Book Review: Generation Dead

Generation Dead by Daniel Waters
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Review by Meg

What would you do if your best friend died, and then knocked on your door a week later looking for a place to stay? This is the problem facing America in Daniel Waters' novel Generation Dead. It is set in an upper-middle-class high school with one of the best programs for the "differently biotic" in the country. A few normal students, like Goth-girl Phoebe and football star Adam, develop close relationships with the living dead, but the majority fear them. Some, namely the mentally unstable Pete, want the dead to stay dead--and aren't afraid to use violence to make it happen. When Phoebe finds herself falling for the leader of the living impaired, it sets off a chain of events that will change the lives (or afterlives) of everyone involved.

I loved this book for its extraordinary characters, fast-paced action, and deeper message. I will the be the first to admit that, upon discovering the "zombies in high school" premise, I was expecting comedy, and likely bad comedy at that. Instead, despite occasional flashes of humor, the book quickly takes a turn toward the dark side as the plot unfolds. Obvious comparisons can be drawn to racism and the Civil Rights Movement, but the novel never gets preachy. Of course, the book isn't perfect. There are several threads that never really get followed to their conclusions and detracted somewhat from the main plot (Did the augmentation work? What was the deal with the white vans?), but on the whole Generation Dead is one of the best books I have read in a while.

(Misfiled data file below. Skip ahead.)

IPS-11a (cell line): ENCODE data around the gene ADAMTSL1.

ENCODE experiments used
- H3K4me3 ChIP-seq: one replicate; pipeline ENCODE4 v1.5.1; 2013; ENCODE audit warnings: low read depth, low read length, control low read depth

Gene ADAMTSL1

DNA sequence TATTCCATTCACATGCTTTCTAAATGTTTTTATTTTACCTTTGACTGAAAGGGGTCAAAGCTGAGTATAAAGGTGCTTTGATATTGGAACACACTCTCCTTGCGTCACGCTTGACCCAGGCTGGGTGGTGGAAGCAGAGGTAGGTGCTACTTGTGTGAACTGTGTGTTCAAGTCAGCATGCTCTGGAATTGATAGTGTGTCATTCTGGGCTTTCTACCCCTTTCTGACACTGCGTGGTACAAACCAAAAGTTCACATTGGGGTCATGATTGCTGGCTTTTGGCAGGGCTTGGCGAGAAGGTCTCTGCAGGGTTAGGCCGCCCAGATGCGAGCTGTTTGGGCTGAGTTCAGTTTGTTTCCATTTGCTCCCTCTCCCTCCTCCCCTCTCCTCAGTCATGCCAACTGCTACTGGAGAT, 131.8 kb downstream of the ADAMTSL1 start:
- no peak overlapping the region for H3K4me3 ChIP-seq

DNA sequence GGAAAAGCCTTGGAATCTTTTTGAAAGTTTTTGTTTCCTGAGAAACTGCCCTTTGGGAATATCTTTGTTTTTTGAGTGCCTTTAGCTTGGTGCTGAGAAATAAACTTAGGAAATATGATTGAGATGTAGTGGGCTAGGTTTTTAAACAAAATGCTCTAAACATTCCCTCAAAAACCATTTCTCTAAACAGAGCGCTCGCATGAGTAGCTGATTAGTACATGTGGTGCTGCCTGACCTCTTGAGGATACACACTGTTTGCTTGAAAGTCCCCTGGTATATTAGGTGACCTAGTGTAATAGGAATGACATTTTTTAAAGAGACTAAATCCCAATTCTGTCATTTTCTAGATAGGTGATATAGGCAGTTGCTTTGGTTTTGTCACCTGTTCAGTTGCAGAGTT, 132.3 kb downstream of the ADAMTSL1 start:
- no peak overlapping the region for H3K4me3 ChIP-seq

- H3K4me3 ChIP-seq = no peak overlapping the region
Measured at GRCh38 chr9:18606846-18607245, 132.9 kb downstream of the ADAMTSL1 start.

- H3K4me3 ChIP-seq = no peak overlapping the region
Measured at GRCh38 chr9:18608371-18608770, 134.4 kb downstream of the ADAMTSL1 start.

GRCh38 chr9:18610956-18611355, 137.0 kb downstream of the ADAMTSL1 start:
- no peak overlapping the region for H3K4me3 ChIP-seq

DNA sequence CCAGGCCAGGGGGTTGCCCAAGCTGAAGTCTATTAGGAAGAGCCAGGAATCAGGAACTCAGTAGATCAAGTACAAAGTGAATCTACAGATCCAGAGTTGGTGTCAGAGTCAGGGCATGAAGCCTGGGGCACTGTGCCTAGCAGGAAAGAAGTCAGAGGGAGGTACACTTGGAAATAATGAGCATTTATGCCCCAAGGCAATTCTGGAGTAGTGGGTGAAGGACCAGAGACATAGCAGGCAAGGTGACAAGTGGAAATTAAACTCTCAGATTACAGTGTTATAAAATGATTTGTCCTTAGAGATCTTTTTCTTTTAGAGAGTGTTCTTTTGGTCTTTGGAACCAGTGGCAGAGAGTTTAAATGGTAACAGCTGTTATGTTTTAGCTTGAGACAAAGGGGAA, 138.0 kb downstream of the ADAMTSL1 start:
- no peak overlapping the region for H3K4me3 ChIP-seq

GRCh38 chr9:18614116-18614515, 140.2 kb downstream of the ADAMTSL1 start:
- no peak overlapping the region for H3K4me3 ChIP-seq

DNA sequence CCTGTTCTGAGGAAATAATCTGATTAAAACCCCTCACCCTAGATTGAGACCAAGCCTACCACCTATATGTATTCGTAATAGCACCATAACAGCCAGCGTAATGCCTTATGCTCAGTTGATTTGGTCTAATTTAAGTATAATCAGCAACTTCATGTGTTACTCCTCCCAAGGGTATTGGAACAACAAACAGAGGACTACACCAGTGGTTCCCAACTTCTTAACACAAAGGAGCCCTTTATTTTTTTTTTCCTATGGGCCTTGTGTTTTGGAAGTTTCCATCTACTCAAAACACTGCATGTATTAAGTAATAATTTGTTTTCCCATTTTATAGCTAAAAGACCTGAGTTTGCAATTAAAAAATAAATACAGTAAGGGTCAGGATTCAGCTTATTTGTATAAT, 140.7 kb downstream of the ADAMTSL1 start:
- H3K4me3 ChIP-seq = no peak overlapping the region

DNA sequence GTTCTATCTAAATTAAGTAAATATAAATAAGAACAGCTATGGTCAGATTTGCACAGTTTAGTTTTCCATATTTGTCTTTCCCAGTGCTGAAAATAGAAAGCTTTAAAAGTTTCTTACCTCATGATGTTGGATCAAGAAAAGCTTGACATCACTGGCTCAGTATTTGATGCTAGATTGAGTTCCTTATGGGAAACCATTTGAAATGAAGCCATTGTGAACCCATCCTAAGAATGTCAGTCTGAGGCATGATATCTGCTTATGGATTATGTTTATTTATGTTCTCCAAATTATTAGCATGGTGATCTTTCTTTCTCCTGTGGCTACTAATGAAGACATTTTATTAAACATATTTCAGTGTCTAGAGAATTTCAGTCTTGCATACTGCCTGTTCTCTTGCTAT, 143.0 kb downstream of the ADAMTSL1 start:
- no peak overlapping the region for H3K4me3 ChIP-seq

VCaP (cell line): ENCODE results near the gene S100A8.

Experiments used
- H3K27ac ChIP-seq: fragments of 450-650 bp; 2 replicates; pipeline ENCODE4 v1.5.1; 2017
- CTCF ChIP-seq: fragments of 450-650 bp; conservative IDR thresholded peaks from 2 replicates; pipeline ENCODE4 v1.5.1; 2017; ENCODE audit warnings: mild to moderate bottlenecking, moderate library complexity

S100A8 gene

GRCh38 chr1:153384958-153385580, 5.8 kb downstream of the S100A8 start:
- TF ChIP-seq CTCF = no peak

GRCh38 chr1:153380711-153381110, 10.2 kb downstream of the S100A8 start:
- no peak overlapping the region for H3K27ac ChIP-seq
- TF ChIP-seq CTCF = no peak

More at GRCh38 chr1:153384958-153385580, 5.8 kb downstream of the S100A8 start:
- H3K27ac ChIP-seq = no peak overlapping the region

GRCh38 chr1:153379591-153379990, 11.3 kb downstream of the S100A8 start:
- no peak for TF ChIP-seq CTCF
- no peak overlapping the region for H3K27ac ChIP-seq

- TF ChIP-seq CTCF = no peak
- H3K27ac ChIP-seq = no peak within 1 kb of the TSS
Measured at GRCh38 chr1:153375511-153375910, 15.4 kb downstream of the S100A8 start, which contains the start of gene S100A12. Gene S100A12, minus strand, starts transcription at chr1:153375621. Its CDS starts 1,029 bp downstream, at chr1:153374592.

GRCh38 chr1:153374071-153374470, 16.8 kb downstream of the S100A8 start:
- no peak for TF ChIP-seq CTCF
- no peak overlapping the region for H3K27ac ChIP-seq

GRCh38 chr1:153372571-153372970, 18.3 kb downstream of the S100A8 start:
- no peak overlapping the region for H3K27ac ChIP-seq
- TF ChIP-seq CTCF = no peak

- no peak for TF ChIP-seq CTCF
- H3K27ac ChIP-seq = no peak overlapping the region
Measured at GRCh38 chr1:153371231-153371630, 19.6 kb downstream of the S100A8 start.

Review by Caitlin C.

The word “zombie” is a very powerful one. One cannot mention it in casual conversation without invoking images of reanimated, rotting corpses shambling through town, feasting on the brains of the living. This is why Oakvale High asks its students to use the terms “living impaired” and “differently biotic” when referring to their less-than-living classmates.

Some readers may be feeling pretty confused now, but that’s nothing compared to the inexplicable mystery of how teenagers cheat death in Daniel Walter’s first young adult novel Generation Dead. As expected, the living impaired aren’t welcomed with open arms into the High School, and vigilantes have already killed some of these teenagers a second time. There are some particularly active undead students, such as Karen, Evan and Tommy, who don’t let their biological differences hold them back, but most of the others walk and act in a similar fashion to their B-movie counterparts, minus the appetite for grey matter. When Alish and Angela Hunter set up a program at Oakvale High to increase awareness and acceptance of the differently biotic, only a few students attend the program, including the two protagonists, Phoebe Kendall and Adam Layman.